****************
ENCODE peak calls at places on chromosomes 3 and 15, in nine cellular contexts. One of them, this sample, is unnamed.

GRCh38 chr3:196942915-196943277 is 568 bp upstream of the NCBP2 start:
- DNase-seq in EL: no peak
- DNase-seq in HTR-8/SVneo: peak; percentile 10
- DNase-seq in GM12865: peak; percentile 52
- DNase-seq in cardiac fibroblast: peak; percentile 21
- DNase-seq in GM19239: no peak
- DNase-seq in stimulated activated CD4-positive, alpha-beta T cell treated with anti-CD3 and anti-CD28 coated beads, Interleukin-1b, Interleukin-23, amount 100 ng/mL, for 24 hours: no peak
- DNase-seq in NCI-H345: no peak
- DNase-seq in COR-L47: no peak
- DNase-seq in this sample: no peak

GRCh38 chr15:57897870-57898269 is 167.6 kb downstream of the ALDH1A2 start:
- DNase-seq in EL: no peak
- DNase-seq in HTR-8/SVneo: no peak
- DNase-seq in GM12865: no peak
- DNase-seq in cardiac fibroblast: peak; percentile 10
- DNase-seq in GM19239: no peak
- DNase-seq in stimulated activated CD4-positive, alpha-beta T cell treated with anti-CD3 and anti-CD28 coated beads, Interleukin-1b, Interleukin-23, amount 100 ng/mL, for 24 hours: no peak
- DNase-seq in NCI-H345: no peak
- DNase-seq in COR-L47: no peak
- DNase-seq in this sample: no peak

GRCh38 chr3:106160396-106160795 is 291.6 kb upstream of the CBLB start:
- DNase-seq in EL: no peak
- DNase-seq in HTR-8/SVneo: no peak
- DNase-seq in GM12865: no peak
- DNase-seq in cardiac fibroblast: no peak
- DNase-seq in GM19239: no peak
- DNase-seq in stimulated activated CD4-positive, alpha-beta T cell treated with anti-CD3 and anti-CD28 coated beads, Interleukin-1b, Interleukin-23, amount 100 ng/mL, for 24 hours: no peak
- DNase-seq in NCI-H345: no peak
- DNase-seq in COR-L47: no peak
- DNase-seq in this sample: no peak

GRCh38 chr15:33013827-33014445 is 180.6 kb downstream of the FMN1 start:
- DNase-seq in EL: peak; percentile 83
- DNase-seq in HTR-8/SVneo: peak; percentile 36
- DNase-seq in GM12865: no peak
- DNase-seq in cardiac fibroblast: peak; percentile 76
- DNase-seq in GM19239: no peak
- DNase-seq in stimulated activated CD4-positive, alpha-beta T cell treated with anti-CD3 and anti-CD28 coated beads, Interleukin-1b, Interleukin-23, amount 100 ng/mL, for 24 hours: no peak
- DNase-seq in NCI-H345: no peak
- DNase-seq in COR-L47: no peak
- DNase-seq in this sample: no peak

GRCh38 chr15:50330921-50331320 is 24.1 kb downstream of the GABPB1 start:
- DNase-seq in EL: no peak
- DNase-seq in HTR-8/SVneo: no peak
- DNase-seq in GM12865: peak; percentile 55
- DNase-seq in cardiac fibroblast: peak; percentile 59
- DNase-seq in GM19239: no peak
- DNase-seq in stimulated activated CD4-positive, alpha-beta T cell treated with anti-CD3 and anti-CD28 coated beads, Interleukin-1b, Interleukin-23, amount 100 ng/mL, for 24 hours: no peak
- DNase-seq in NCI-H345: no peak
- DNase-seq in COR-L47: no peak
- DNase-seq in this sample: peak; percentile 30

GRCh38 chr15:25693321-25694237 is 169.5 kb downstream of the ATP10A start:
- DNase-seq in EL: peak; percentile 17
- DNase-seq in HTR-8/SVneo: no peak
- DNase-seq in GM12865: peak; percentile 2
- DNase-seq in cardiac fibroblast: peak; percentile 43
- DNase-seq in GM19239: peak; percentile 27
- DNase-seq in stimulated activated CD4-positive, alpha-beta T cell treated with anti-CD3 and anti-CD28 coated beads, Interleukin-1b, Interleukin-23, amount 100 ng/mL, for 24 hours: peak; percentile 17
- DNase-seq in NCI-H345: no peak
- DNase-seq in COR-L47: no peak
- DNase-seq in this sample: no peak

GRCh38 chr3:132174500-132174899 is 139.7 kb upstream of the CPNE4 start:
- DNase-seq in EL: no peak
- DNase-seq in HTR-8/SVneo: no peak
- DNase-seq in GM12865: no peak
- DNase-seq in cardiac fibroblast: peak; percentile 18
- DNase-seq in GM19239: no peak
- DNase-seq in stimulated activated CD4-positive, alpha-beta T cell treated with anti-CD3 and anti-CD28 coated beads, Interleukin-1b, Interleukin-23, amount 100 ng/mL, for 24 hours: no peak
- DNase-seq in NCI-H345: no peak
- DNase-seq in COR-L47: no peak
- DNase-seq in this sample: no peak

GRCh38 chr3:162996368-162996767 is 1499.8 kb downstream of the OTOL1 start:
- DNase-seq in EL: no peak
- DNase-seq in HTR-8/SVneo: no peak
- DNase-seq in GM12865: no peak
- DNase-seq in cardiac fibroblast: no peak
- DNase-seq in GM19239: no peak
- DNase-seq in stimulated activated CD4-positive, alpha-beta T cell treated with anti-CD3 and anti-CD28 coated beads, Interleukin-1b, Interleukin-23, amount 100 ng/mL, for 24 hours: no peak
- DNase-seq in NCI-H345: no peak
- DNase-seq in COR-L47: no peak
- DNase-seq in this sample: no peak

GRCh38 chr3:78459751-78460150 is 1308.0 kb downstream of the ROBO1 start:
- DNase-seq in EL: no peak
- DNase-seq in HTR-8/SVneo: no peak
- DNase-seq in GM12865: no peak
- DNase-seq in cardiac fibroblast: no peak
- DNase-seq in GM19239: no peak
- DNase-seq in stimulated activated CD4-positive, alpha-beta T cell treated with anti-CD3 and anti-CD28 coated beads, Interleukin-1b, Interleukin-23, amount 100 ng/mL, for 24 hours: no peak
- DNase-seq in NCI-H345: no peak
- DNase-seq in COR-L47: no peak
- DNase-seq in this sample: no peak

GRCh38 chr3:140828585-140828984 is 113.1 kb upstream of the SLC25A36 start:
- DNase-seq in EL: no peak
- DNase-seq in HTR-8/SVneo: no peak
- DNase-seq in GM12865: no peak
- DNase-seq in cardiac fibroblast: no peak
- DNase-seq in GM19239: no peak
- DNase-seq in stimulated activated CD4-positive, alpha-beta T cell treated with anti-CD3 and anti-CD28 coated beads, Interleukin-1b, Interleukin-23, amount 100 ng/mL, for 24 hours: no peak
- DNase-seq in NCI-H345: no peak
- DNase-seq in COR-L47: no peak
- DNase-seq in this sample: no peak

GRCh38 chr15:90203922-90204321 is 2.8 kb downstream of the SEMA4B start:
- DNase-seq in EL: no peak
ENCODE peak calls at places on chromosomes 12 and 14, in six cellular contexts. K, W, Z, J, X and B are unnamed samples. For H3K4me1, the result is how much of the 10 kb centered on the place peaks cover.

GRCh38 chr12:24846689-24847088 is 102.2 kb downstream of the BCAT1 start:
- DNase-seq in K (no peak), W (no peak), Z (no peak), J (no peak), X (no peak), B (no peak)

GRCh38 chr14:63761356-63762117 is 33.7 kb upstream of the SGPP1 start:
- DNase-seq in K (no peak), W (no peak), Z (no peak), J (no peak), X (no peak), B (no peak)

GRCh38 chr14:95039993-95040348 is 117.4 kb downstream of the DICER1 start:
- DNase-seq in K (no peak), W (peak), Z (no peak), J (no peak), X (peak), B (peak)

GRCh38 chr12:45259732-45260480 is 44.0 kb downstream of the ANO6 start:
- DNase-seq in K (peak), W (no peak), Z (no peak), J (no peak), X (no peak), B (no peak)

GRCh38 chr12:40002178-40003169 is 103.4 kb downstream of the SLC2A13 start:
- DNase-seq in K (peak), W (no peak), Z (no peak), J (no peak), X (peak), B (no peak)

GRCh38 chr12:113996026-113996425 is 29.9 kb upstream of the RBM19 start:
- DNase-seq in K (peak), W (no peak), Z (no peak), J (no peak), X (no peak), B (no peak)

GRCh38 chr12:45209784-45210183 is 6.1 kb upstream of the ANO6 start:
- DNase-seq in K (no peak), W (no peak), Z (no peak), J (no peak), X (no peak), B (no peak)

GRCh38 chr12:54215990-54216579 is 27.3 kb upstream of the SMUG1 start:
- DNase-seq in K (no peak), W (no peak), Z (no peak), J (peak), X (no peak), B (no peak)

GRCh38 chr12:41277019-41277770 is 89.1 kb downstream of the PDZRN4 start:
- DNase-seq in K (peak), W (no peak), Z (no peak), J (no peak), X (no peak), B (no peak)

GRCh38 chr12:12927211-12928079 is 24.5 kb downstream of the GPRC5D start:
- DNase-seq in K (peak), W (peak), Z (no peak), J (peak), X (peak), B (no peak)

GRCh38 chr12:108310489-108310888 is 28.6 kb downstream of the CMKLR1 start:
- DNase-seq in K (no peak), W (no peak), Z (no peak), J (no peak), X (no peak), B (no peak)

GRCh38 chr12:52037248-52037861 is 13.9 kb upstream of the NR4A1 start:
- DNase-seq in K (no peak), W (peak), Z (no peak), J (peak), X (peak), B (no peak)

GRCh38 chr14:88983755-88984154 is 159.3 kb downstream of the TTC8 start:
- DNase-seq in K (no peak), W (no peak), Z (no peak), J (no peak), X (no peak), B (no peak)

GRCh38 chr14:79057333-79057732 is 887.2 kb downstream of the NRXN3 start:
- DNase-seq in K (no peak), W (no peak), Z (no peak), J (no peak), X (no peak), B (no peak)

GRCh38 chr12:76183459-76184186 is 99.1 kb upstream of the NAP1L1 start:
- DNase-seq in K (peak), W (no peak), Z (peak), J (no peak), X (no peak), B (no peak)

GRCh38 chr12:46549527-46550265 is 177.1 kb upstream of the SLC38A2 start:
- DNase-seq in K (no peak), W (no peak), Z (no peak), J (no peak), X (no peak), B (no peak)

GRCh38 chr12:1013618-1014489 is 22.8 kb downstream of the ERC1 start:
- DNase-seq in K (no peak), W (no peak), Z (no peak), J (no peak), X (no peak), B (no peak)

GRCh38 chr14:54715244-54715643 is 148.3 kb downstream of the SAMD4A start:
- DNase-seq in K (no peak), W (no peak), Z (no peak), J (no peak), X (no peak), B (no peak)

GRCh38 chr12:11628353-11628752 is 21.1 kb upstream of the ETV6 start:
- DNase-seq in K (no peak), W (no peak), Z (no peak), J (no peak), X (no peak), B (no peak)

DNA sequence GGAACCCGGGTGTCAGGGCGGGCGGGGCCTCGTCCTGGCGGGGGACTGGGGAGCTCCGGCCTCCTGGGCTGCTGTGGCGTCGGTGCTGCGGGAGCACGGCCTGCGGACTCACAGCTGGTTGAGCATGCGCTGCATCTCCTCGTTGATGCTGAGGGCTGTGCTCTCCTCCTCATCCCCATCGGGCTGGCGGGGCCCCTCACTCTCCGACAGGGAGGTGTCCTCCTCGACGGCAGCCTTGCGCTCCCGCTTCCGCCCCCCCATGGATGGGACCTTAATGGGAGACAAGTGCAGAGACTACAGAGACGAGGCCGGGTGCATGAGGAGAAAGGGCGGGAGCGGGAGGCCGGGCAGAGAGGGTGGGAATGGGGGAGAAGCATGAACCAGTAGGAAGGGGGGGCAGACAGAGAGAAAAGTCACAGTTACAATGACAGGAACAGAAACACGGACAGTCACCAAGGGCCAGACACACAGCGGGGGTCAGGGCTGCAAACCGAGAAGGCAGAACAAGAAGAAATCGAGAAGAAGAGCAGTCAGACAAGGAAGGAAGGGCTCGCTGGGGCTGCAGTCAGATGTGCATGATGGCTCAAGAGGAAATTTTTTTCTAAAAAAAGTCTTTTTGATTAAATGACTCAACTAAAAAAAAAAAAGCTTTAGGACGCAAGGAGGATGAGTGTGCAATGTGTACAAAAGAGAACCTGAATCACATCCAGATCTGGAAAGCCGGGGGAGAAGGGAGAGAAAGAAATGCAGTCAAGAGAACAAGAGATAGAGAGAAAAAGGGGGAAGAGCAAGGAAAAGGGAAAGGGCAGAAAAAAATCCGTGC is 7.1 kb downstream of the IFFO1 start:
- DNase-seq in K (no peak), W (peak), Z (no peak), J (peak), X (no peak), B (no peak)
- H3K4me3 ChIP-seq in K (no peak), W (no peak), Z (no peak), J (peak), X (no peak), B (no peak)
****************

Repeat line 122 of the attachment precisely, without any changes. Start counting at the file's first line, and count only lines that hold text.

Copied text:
- DNase-seq in K (peak), W (no peak), Z (no peak), J (no peak), X (no peak), B (no peak)